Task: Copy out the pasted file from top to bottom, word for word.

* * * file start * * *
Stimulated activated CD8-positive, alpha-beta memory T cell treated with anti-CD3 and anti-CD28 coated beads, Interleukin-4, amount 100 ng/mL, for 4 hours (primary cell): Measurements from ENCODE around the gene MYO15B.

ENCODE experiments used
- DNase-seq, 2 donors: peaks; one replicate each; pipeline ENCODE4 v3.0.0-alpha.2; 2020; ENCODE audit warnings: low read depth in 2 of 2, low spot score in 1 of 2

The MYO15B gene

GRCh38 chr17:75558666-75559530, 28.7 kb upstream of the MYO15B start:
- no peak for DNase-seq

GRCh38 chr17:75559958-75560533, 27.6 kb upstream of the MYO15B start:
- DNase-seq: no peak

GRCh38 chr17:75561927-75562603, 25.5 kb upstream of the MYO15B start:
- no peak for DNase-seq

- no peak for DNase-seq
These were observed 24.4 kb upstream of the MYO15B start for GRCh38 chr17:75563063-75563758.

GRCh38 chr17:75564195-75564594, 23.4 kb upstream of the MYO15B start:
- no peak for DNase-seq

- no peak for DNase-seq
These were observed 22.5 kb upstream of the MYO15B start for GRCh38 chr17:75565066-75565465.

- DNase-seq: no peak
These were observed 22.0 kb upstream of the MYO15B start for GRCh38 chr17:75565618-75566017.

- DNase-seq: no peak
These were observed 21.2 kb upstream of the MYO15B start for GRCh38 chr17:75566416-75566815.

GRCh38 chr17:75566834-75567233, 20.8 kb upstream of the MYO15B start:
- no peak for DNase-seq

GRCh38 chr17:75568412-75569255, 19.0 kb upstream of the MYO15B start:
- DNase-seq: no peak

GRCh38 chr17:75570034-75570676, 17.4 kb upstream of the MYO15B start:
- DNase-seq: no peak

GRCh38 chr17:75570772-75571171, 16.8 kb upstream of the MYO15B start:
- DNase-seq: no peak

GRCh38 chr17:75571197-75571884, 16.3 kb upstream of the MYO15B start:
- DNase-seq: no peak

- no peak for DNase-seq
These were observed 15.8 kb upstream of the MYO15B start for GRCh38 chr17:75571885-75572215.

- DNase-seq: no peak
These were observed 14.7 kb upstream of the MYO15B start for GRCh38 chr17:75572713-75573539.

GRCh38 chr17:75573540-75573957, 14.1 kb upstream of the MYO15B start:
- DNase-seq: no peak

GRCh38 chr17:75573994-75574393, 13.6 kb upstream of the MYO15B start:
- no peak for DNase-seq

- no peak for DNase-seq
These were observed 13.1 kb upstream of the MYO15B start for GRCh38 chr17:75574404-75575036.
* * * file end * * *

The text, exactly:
Stimulated activated CD8-positive, alpha-beta memory T cell treated with anti-CD3 and anti-CD28 coated beads, Interleukin-4, amount 100 ng/mL, for 4 hours (primary cell): Measurements from ENCODE around the gene MYO15B.

ENCODE experiments used
- DNase-seq, 2 donors: peaks; one replicate each; pipeline ENCODE4 v3.0.0-alpha.2; 2020; ENCODE audit warnings: low read depth in 2 of 2, low spot score in 1 of 2

The MYO15B gene

GRCh38 chr17:75558666-75559530, 28.7 kb upstream of the MYO15B start:
- no peak for DNase-seq

GRCh38 chr17:75559958-75560533, 27.6 kb upstream of the MYO15B start:
- DNase-seq: no peak

GRCh38 chr17:75561927-75562603, 25.5 kb upstream of the MYO15B start:
- no peak for DNase-seq

- no peak for DNase-seq
These were observed 24.4 kb upstream of the MYO15B start for GRCh38 chr17:75563063-75563758.

GRCh38 chr17:75564195-75564594, 23.4 kb upstream of the MYO15B start:
- no peak for DNase-seq

- no peak for DNase-seq
These were observed 22.5 kb upstream of the MYO15B start for GRCh38 chr17:75565066-75565465.

- DNase-seq: no peak
These were observed 22.0 kb upstream of the MYO15B start for GRCh38 chr17:75565618-75566017.

- DNase-seq: no peak
These were observed 21.2 kb upstream of the MYO15B start for GRCh38 chr17:75566416-75566815.

GRCh38 chr17:75566834-75567233, 20.8 kb upstream of the MYO15B start:
- no peak for DNase-seq

GRCh38 chr17:75568412-75569255, 19.0 kb upstream of the MYO15B start:
- DNase-seq: no peak

GRCh38 chr17:75570034-75570676, 17.4 kb upstream of the MYO15B start:
- DNase-seq: no peak

GRCh38 chr17:75570772-75571171, 16.8 kb upstream of the MYO15B start:
- DNase-seq: no peak

GRCh38 chr17:75571197-75571884, 16.3 kb upstream of the MYO15B start:
- DNase-seq: no peak

- no peak for DNase-seq
These were observed 15.8 kb upstream of the MYO15B start for GRCh38 chr17:75571885-75572215.

- DNase-seq: no peak
These were observed 14.7 kb upstream of the MYO15B start for GRCh38 chr17:75572713-75573539.

GRCh38 chr17:75573540-75573957, 14.1 kb upstream of the MYO15B start:
- DNase-seq: no peak

GRCh38 chr17:75573994-75574393, 13.6 kb upstream of the MYO15B start:
- no peak for DNase-seq

- no peak for DNase-seq
These were observed 13.1 kb upstream of the MYO15B start for GRCh38 chr17:75574404-75575036.